As a culture, we're back to talking about forgiveness, who should forgive and when and why and oh boy.
This has been a hard week. It has been a week of shock and pain and tears, and also a continuation of the horrors of white privilege and entitlement perpetuated upon people of color. Being a bleeding heart liberal, my heart has not stopped bleeding since Mike Brown’s body was left in the street as every week has brought new horror, and I am not a member of the community being attacked. I can only imagine the lives of people of color, living with this reality every single day, for experiencing 300 years of this country’s hate and superiority complex.
Listening to the families of Charleston explain to the shooter that they forgive him - that’s powerful grace. It’s not going to be that simple, because they have only started to process the events at Mother Emmanuel. But it is a statement of intent, of a goal. It is a grace that is deeply rooted in our shared faith, and I can only admire them for it.
The statement of some of the families that they forgive what has been done to them and to their loved ones is their choice. They have listened to the words of Christ, and refuse to hold hatred. Not everyone can make that decision. If the anger is too deep, the hurt still too strong, and all of it too closely held, then that’s not a viable choice. Saying the words won’t make it so. It shouldn't be delayed forever, though.
Forgiveness is fucking hard. It’s a process - every time the event is triggered in memory, you need to make that choice again. Again and again and again. Sometimes you can only remember that it hurts, can only remember what it feels like to be a victim, to shudder as the event rips through your heart, opening all the scars to bleed. It’s going to happen.
You think Christ didn’t know this anger, the feeling of betrayal by the world? Did you read all the crap that goes down in Holy Week? How could people he knew and loved do these things? How could people say it was their faith in God that lead them to perpetrate crimes against his friends, family, himself? From the Temple to Judas to Peter to the Cross, he found persecution, betrayal, and death. He was wounded, by lashes, nails, and feeling totally, achingly alone in the world, all others lost. It’s part of the theology of the cross that Jesus didn’t, doesn’t, forget, but forgives, constantly, the wounds inflicted.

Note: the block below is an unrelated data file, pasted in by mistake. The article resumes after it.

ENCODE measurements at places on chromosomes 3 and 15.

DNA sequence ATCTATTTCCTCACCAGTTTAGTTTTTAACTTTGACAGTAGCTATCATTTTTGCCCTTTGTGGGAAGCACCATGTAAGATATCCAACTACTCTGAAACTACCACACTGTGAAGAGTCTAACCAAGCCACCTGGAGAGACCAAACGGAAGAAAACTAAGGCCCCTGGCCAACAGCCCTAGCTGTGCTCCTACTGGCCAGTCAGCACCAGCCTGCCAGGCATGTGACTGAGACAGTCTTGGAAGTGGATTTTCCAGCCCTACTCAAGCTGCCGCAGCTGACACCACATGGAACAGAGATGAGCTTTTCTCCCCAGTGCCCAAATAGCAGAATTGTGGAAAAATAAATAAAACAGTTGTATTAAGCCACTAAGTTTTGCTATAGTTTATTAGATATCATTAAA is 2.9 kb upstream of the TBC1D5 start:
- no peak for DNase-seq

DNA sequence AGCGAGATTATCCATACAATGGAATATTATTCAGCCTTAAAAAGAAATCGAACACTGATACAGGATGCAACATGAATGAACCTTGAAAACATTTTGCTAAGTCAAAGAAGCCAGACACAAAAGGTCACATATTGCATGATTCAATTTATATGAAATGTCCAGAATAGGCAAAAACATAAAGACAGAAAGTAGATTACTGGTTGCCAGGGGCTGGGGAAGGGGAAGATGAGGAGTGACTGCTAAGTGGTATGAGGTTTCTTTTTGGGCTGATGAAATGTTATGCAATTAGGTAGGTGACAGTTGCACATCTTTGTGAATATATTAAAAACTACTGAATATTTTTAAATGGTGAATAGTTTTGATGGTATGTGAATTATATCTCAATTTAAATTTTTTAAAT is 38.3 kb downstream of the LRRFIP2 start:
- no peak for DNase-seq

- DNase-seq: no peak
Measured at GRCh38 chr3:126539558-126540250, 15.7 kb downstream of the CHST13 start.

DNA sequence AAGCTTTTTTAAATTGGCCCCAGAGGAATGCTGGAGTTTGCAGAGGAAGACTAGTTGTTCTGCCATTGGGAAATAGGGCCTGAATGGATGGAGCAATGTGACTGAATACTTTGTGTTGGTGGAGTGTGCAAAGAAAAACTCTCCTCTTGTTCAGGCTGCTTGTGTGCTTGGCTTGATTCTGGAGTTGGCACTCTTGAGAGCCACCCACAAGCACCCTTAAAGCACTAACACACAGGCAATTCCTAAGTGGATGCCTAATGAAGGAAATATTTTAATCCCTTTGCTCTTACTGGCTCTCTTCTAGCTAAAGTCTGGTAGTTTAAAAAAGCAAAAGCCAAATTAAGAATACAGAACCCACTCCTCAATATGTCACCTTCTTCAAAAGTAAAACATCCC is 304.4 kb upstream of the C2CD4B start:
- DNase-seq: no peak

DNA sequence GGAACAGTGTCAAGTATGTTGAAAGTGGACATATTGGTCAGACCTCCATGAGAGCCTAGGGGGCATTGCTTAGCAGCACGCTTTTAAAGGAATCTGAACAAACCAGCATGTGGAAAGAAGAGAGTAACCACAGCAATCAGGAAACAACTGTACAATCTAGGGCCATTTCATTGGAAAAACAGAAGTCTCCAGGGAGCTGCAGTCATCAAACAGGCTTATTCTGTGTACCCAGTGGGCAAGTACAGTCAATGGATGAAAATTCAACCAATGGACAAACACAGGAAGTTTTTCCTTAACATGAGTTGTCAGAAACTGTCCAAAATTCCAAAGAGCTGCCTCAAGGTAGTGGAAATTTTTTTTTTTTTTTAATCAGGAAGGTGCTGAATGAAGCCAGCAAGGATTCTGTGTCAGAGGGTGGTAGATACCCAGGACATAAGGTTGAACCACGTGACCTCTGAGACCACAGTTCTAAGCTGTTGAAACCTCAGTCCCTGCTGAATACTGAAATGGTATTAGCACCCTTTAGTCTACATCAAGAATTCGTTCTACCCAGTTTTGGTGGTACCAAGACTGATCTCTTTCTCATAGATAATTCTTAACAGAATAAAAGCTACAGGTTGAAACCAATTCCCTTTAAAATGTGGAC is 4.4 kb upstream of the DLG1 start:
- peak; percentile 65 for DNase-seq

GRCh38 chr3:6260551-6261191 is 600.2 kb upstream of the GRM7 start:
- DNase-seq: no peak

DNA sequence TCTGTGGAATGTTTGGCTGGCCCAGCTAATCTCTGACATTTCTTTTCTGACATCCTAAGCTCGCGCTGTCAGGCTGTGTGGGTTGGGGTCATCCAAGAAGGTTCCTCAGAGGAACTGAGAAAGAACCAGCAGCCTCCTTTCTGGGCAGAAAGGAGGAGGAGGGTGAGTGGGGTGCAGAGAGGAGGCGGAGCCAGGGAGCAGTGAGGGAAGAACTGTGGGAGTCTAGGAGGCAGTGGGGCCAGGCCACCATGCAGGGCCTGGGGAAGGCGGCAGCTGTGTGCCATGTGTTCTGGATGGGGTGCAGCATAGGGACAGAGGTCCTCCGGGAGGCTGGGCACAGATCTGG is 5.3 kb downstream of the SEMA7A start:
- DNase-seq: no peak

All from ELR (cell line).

These are real wounds, even if they’re unseen. They should be acknowledged as such. And I can assure you that these families will never forget getting that phone call on Wed night, the feelings of helplessness and loss.
One of our titles for Christ is the Great Physician. These invisible wounds are where the healing balm of our faith is greatest. It takes (or makes) a deep faith to remember even as we are bleeding on the floor that we are called to forgive our enemies and those who persecute us. When these families reached for God this week, they remembered this call to forgive as the love of God held them, gave them hope, and started their healing.
I see people on twitter saying “I’m a Christian and I’m not ready to forgive and forget, so while these families are admirable, they’re not me.” No, they’re not you. Everyone’s timeline is different. Good on you for realizing that you can’t even consider it...yet. Point one: I might argue that forgiveness at this point is aspirational: see above that forgiveness is hard and ongoing, a process. Point two: who said anything about forgetting? Forgiveness without the memory of why is worthless. Mother Emmanuel is never going to forget the hole that has been ripped in their lives. We shouldn’t forget the feelings of horror and violation as the news broke. Our culture keeps forgetting, and that’s a serious problem - it means that this keeps happening. We don’t take the steps we are spurred to by our conscience and our faith, we let the anger and determination fade, and go back to business as usual. The problem comes in if that forgiveness is delayed too long, and the hate eats away self, damages faith.
Hate, as we evidence for in front of us, is destructive. Hating this one man is counterproductive - it will damage the soul, even as he is damaged and broken. Hate, the obsessive, consuming anger-that-blames, destroys.
Anger, on the other hand - righteous, focused, channeled and leashed anger? Has its place, and I’d argue that its place is here. Fighting the system, the culture that produced this man, and all those people who are defending him, or even condemning these actions. Fighting those who won’t acknowledge that the shooter was acting out a hate that he had been taught. There is no more prevalent form of persecution in the United States than the ingrained racism against people of color. We as a culture must take our shock and horror and anger and use it to talk about and dismantle the systems of hate and oppression that lead to this week. But we run a risk, being only human, of letting that anger rule us.
Christians are called to not let this happen.
It’s our job to fight the oppressor, even when the oppressor is us, and the systems that enable oppression. It is also our call to forgive, to not let ourselves be ruled by hate or fear but to be ruled by love, to be the evidence of Grace in the world. That’s fucking hard. But! “I can do all things through Christ who strengthens me.” Even forgive the unforgivable. It’s just a matter of faith.
The families of Rev. Clementa Pinckney, Tywanza Sanders, Cynthia Hurd, Rev. Sharonda Coleman-Singleton, Myra Thompson, Ethel Lance, Rev. Daniel Simmons, Rev. DePayne Middleton-Doctor and Susie Jackson are working so hard to remember love and grace, to demonstrate the effects of this community of faith even as it mourns. Let us hold them in prayer.